Formal Music Training
Claudio has a background in formal music education. He attended Berklee College of Music and now plays percussion in a jazz band. In his interview he explains that he learned the most he ever learned about music while he was in school. He also focuses on how he continues to develop as a musician while in a band.
Teaching with the Video
During his interview, Claudio describes his interest in the process of learning. It is exciting for him to start something he never tried before, and be able to look back–after a year of practice and effort–and see what he accomplished. As an educator, we might wonder: How can we inspire this feeling in students? Instead of seeing what we don’t know as intimidating, how can we see it as an inspiration? Also, Claudio discusses how learners from different countries are taught music in different ways. What are examples of this? How can students be brought to see that there are many forms that education can take, and that we can learn from the learning experiences of others?
When did you decide to focus solely on your music career?
I went to college, where I was interested in computer science. But also in music. So I tried to do both but I quickly realized I wanted to pursue music full time. And that is when things got really serious. I dove into the whole college music curriculum, where you studied classical music, ear training, composition. And I found it really gratifying to gain all this knowledge of music that I didn’t have before. I was so interested in it that I transferred to Berkley College of Music. And that’s when I went through the whole Berklee curriculum. It was very intense. Very systematic approach. We covered all the areas of music. From writing, playing improvisation, to music history and conducting. And that was really where I focused in Jazz, improvised music. Those years I learned the most of my entire life. It was so rich and dense. A lot of different people from different countries, origins, they learned to play music in a totally different way than I did. And that really inspired me and fed the fire.
What was the environment like at Berklee? How did it facilitate your learning?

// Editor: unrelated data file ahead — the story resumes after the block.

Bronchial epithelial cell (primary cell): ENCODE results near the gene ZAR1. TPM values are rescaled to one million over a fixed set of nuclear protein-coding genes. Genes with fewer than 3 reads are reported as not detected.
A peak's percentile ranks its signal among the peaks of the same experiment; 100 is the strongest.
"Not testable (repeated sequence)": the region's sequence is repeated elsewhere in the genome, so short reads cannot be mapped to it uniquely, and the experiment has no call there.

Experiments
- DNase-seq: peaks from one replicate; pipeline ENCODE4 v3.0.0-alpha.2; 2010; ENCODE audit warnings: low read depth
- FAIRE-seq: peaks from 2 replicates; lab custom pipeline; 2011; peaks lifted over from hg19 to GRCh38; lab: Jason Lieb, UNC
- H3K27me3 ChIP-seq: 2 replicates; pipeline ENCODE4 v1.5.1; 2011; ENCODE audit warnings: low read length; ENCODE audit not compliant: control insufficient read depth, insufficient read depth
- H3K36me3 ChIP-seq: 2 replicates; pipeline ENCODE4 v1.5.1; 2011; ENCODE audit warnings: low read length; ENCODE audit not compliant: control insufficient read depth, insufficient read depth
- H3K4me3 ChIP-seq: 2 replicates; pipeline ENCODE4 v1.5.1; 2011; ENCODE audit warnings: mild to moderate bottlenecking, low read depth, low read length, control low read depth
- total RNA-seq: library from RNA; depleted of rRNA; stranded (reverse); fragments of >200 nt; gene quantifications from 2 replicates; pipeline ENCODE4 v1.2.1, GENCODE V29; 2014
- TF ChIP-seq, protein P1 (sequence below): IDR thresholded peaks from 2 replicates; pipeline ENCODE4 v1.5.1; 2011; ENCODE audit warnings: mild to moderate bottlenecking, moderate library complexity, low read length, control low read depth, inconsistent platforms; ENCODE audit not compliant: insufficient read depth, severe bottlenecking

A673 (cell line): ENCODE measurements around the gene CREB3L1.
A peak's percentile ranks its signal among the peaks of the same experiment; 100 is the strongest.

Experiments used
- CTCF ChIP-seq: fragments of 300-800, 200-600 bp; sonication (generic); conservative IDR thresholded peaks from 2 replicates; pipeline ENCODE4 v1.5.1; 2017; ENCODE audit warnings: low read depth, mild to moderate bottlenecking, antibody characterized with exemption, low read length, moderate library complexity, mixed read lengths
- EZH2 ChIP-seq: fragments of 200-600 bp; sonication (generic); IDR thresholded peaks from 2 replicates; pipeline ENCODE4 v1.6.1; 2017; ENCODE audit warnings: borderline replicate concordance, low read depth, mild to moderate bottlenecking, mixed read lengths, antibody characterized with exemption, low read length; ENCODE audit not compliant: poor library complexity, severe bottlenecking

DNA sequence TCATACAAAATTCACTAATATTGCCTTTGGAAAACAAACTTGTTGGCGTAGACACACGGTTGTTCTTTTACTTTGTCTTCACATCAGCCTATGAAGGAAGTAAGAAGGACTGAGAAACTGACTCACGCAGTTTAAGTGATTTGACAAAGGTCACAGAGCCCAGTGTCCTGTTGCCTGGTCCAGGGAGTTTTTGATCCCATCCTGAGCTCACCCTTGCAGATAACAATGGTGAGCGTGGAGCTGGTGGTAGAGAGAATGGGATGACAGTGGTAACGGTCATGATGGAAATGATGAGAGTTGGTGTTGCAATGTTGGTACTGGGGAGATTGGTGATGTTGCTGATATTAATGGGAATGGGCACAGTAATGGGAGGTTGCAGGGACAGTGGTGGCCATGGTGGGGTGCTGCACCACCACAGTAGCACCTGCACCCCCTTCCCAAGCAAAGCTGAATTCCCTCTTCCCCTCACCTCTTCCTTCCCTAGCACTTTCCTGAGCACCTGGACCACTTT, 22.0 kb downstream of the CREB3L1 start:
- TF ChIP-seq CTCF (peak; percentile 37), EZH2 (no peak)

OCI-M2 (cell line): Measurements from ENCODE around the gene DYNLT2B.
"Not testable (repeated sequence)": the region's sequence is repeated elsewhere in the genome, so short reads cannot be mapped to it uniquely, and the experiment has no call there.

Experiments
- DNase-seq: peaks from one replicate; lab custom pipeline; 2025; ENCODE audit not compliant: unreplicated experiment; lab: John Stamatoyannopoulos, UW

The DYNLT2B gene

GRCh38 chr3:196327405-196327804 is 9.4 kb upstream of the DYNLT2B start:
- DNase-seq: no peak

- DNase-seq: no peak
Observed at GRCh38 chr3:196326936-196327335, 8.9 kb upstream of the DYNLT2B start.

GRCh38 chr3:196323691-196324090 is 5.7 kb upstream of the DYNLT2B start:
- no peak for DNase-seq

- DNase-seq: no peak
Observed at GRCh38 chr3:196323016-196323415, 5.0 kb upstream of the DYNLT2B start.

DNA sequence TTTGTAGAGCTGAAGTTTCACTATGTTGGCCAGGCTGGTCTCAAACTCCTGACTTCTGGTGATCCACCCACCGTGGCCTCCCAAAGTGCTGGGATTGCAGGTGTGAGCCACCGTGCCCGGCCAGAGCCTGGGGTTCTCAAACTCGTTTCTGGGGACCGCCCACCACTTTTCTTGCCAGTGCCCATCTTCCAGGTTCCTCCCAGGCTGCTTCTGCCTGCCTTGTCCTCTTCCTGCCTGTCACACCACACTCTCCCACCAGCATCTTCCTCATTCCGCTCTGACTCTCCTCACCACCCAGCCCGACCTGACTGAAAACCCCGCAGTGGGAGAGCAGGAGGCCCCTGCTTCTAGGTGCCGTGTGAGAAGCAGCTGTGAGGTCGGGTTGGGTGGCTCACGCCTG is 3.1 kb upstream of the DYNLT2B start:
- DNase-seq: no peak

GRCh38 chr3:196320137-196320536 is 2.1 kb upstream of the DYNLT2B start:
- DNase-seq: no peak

Berklee was a place where you play a lot of music, from the classroom setting to outside. And also, you have a lot of time to practice on your own. So mostly through playing with other people, they have jam rooms, band rooms, that you can check out and you can just get together with people and play music. That is where you learn the most because you are interacting with all these people from different places and that grew up maybe playing music by ear. Or some of them grew up playing classical music and they cant improvise, for example. So you gain a new perspective when you understand their process of playing and learning and then you get together at your house and you just hang out and just listen to music. And listen to everything they listened to growing up. This kind of exchange that really enriches your education. And that’s what I really gain from Berkley. All these different perspectives.
Do you think your love of music has anything to do with your interest in math and computer science?
People say math and music are similar in the way you think. So I think that was where I was going, I was a math major at some point. There are some similarities in the theory aspects of it. But I thought computer science and math were too dry. The people you work with there, aren’t even as close to being creative as most musicians. That’s why I left that. There is the same kind of approach. Especially when it comes to writing music. It’s very cerebral in some ways. A lot of the classes you take, the theory classes, composition classes are very by the book. You have to learn the language. And that process is very similar to a math class.